2. One of the disgusting things about the management of grouse moors is that they are exempt from many of the rules about disposing of dead stock. They can just dig a pit and dump the bodies of their carnage in them not even covered. They can surround those stink pits to lure carrion eaters to a snare or trap
      Any farmer doing this would be prosecuted.

      1. No they can’t simply dump dead birds like that. These birds (as we’re repeatedly told) are shot for human consumption. They can change their mind once the bird has been shot, but at that point they become animal by-products and are regulated under the Animal By-Products Regulations. Those regulations stipulate the authorised means of disposal. None of the authorised waste methods allow disposal above ground and the few tiny exceptions which allow deep burial there are rules which should be observed.

        As for the stink pits, even the NGO’s legal advisor agrees that game birds should not be used in stink pits but this advice seems to be ignored by many estates.

  2. The wanton, extensive and barbaric killing of animals and birds in support of commercial game shooting can rightly be described as proof of an industry out of control.

    However, this wretched situation is staggeringly aggravated as a result of wilful failure by the Scottish Government to terminate a thoroughly shameful state of affairs.

    The immoral killing, cruelty and criminality is preventable. That it has not been prevented, and not looking like it will be prevented, is the overwhelming responsibility of those sitting in government seats in Holyrood.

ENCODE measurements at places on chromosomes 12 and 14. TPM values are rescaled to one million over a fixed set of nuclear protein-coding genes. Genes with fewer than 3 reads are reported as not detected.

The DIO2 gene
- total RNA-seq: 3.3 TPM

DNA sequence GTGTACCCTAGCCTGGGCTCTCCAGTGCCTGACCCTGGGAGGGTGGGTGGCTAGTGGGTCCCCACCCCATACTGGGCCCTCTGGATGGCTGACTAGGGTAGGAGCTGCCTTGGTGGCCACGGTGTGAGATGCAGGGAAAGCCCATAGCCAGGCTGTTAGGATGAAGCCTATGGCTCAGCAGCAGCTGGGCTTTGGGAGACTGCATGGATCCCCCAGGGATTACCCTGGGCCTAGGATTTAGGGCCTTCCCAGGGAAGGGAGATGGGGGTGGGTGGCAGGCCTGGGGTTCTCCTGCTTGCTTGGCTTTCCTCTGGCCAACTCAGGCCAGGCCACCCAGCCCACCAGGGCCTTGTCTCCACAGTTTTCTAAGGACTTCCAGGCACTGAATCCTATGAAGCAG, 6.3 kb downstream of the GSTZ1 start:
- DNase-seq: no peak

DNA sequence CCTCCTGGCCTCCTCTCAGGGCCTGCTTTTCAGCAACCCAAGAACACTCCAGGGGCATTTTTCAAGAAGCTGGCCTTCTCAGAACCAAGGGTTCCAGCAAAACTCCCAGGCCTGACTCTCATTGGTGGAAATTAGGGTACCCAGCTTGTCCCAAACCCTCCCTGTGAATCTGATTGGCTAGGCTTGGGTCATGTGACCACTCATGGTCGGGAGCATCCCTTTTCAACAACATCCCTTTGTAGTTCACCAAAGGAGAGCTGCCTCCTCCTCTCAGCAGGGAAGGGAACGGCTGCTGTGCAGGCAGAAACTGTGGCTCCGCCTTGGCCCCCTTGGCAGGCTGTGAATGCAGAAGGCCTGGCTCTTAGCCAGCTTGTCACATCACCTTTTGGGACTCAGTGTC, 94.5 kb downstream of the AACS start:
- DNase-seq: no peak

The government seem to consider it acceptable to play fast and loose with the wildlife of this country. That was not part of the mandate.

  3. It is an industry that is not only out of control but those involved are above the law. This needs to be rectified and the laws should be enforced rigidly.

  4. I will not work for the SNP until they address the issue. My MSP and my local SNP branch are aware of my position. Implement Werritty now, protect Mountain hares and protect our iconic wildlife NOW!

  5. One thing which has surprised me in the reaction to these reports is the almost total absence of comment about the horrendous slaughter of non-target species. Whilst fully accepting that, morally, it is a crime that any of the 250,000 are victims of these barbarians, how can it be that they are getting away with killing something like 120,000 protected animals each year? Maybe there has been an absence of hard evidence and it is to be hoped that, somewhat belatedly, the lawmakers address this issue now that there is seemingly indisputable proof of what is going on. I have suggested previously that, so far as birds are concerned, a quick fix would be to add ‘or recklessly’ after ‘intentionally’ in Section 1(1) of the WCA..

    1. I agree with you.

      Personally I favour OneKind’s position of a total ban but, in the absence of that, the laws need to be tightened. There are far too many loopholes.

      As with snares in Scotland, ALL traps and snares should be identifiable to an individual and records, when in use, should be kept of times and dates inspected and issues of concern (eg non-target animal caught, removal of damaged traps or snares etc).

Leave a Reply

Fill in your details below or click an icon to log in: Logo

You are commenting using your account. Log Out /  Change )

Twitter picture

You are commenting using your Twitter account. Log Out /  Change )

Facebook photo

You are commenting using your Facebook account. Log Out /  Change )

Connecting to %s

%d bloggers like this: